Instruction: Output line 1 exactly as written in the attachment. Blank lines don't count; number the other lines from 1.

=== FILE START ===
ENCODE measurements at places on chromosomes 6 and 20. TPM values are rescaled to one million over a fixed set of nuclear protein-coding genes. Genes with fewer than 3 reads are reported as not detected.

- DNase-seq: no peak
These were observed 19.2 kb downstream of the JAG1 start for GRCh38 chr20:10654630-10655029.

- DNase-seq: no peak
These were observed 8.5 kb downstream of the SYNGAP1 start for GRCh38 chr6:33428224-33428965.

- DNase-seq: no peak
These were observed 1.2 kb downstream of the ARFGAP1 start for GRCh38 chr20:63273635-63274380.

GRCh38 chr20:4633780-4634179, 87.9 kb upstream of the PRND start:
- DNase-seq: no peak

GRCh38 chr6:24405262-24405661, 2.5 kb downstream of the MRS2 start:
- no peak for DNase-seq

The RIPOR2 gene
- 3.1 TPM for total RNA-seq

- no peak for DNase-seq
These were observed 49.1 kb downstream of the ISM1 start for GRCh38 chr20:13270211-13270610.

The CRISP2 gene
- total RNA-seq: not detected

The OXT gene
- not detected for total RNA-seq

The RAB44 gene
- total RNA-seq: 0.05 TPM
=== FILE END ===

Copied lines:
ENCODE measurements at places on chromosomes 6 and 20. TPM values are rescaled to one million over a fixed set of nuclear protein-coding genes. Genes with fewer than 3 reads are reported as not detected.